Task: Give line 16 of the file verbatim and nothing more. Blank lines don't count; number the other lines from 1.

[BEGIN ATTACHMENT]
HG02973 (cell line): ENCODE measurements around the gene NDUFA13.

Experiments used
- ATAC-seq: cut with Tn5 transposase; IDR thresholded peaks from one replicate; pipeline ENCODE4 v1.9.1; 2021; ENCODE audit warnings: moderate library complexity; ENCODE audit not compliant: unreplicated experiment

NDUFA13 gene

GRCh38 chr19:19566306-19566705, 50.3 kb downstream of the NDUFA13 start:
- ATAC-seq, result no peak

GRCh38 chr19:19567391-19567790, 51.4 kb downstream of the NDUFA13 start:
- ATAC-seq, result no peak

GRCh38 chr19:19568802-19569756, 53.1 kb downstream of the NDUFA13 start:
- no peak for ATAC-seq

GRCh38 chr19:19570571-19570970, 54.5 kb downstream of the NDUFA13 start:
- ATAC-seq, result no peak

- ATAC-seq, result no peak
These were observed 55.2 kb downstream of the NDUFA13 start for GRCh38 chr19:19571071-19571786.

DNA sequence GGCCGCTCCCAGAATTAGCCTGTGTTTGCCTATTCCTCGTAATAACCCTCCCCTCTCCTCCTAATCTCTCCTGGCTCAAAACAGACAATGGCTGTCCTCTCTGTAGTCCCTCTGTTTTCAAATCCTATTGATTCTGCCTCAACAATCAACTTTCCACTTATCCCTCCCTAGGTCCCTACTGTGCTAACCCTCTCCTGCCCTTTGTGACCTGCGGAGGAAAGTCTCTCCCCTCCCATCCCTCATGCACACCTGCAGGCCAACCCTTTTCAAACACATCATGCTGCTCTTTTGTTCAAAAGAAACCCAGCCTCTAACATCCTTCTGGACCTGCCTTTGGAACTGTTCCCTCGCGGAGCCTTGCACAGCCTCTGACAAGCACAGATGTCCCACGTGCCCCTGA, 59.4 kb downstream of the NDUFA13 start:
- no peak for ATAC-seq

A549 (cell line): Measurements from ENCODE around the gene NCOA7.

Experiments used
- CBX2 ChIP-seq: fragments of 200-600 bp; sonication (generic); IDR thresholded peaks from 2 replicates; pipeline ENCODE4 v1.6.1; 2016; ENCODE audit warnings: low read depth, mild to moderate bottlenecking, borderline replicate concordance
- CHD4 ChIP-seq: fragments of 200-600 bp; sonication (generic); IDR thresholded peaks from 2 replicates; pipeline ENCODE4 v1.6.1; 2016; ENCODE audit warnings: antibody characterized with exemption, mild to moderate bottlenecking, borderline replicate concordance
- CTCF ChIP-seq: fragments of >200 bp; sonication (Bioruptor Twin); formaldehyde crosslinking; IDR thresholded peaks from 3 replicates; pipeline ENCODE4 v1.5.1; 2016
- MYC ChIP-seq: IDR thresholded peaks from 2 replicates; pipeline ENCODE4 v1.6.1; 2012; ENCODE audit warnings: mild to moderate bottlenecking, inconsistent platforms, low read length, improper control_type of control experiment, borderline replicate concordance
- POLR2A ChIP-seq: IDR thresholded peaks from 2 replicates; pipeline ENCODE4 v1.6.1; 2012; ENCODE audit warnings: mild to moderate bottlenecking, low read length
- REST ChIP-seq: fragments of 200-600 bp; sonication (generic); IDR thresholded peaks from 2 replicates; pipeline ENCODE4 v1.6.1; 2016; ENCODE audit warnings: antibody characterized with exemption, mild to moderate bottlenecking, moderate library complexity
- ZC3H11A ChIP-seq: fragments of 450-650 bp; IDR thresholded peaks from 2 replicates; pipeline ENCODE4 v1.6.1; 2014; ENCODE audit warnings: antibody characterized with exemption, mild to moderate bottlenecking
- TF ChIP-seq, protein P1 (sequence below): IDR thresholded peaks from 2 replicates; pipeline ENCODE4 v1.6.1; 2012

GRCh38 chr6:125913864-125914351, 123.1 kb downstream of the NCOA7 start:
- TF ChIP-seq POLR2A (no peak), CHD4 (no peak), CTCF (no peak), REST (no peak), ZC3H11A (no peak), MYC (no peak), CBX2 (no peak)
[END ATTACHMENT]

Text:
- no peak for ATAC-seq